And third, Democrats hoped to use the hearings to challenge what they view as fundamental flaws of originalism, the theory of legal interpretation that Justice Scalia famously advocated and that Judge Gorsuch has embraced.

Getting any leverage out of any of these three lines of attack proved harder than Democrats hoped, however. They tried, but came up short on each of these goals.

The Garland Taint

Using the ghost of Judge Garland as a weapon to attack Judge Gorsuch and Republicans proved hard to do effectively, in part because expectations among some on the left were unrealistically high. Some liberals went so far as to argue that to protest the Republican Senate leadership’s refusal to hold hearings on Garland, whom President Obama nominated soon after Justice Scalia’s death, there should be no hearings or that Democrats should refuse to participate or that they should categorically reject any Trump nominee. One need not defend what Republicans did to believe such responses strategically ill-advised. Democrats had no ability to prevent the hearing from taking place. And refusing to participate was never a wise move. American politics run on short memory, and leveraging a past norm violation as justification for a new one might satisfy a desire for retribution, but it makes for a weak case beyond those who are already on your team.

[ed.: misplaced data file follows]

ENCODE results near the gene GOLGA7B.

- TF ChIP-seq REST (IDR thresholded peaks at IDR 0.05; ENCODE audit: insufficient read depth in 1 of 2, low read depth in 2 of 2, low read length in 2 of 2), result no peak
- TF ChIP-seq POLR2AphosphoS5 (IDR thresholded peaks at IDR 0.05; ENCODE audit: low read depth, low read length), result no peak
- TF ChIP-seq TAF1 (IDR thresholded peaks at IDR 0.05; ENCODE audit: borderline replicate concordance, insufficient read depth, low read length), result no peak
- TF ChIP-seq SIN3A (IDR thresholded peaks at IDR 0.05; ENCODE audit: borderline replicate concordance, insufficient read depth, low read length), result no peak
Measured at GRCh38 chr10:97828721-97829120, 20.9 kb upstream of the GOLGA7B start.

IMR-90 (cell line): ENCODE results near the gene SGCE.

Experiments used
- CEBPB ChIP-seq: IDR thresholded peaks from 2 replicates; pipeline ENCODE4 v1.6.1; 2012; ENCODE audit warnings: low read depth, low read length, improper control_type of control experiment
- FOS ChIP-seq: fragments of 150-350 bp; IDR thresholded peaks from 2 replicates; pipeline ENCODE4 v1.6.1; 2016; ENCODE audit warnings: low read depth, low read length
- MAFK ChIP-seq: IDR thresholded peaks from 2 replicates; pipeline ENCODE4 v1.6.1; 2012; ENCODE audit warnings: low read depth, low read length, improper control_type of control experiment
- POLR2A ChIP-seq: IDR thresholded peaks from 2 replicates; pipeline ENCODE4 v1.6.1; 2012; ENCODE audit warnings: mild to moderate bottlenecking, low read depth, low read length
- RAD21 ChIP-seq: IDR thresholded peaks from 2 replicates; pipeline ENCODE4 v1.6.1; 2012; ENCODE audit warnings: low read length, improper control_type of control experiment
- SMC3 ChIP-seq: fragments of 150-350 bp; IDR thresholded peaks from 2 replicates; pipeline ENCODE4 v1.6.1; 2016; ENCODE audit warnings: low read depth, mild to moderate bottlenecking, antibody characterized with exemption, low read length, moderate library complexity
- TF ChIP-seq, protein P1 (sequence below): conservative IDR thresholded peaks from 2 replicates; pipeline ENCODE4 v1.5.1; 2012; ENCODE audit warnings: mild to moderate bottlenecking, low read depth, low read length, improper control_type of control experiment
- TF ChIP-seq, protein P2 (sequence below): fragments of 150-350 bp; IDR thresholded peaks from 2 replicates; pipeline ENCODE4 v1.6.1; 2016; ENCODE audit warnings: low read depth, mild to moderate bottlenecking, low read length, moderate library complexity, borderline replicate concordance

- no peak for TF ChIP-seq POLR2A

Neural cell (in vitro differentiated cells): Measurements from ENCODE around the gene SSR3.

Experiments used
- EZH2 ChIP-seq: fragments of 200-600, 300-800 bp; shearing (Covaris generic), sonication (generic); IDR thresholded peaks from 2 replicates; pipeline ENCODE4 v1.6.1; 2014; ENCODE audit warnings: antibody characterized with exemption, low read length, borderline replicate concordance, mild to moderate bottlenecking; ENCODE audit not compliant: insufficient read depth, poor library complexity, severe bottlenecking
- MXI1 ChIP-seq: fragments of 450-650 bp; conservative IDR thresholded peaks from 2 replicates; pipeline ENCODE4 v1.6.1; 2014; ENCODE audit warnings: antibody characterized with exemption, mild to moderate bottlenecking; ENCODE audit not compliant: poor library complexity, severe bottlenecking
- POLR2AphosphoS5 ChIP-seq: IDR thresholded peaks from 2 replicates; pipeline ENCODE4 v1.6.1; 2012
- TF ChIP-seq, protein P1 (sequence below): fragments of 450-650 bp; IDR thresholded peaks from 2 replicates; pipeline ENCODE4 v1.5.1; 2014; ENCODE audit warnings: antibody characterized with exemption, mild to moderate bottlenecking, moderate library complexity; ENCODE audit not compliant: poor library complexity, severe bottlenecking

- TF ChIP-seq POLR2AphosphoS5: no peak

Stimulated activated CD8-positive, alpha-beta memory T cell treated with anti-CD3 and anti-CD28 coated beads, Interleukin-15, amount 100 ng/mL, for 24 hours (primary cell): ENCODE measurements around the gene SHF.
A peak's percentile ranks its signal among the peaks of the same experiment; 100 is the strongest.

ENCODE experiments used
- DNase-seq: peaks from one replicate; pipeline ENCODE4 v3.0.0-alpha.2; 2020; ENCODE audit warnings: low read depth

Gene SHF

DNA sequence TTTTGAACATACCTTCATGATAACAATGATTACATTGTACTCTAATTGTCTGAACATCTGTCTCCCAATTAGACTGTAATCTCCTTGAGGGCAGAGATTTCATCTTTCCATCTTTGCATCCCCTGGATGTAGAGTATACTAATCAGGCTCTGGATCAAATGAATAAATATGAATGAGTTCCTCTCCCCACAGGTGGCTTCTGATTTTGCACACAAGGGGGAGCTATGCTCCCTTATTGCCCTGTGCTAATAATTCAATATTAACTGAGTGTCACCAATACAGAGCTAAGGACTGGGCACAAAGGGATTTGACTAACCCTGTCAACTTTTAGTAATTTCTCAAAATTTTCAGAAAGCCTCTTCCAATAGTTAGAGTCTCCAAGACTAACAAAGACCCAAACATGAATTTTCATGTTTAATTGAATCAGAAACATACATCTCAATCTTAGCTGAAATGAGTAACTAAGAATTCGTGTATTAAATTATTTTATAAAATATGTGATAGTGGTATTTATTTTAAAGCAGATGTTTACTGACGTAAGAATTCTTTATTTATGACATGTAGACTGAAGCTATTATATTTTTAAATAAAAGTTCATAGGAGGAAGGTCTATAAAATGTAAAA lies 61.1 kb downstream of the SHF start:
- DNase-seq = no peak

I also think that the effort to use the Garland episode to justify opposition to Gorsuch missed a key point. The legitimacy of the Republican strategy was adjudicated in the only way that these kinds of nonjusticiable constitutional disputes (the courts were not about to weigh in on the issue) can be: through the political process. We had an election. Although some Democrats sought to make the Republican blockade a decisive election issue, they failed. They failed in those Senate races in which they targeted Republican blockaders. They failed in the presidential race, where Hillary Clinton saw little advantage in making it a major issue of her campaign. It was fine for the Democrats to keep the issue in the air at the hearings. But enough Americans had basically accepted that right or wrong, dirty pool or not, the Republicans had won this one and it was time to move on